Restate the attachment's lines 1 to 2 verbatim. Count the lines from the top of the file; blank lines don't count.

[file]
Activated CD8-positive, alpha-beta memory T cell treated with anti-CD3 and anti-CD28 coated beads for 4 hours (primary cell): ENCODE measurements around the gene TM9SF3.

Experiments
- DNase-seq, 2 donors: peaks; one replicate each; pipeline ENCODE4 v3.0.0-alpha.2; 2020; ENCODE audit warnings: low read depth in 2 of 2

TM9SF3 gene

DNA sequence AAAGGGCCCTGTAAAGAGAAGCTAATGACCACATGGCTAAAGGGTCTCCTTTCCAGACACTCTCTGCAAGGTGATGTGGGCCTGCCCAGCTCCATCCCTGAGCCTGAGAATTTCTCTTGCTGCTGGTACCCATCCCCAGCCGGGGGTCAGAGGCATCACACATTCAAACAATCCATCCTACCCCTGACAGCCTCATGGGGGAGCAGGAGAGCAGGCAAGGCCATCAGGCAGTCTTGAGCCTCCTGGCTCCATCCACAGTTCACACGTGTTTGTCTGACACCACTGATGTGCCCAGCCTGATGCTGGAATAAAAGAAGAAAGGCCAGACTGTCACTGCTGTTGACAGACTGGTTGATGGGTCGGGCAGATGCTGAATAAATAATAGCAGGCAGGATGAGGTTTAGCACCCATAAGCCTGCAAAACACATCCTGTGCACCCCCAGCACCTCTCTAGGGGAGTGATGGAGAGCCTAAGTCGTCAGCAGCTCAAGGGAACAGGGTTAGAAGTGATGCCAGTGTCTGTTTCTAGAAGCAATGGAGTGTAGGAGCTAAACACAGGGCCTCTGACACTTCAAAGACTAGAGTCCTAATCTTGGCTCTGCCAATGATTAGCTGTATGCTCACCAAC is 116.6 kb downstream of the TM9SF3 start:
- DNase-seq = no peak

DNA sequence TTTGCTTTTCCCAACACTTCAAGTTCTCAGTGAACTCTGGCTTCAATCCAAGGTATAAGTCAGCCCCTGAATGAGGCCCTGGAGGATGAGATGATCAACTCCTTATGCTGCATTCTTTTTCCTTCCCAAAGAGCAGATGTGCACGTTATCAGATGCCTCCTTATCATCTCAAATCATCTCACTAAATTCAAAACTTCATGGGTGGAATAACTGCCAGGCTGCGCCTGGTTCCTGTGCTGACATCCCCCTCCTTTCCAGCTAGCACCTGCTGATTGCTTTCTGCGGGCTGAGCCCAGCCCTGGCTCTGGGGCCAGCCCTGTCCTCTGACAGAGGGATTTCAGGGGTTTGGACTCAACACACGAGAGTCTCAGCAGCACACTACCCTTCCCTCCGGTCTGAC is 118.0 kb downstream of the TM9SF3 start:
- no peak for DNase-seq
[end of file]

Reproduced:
Activated CD8-positive, alpha-beta memory T cell treated with anti-CD3 and anti-CD28 coated beads for 4 hours (primary cell): ENCODE measurements around the gene TM9SF3.

Experiments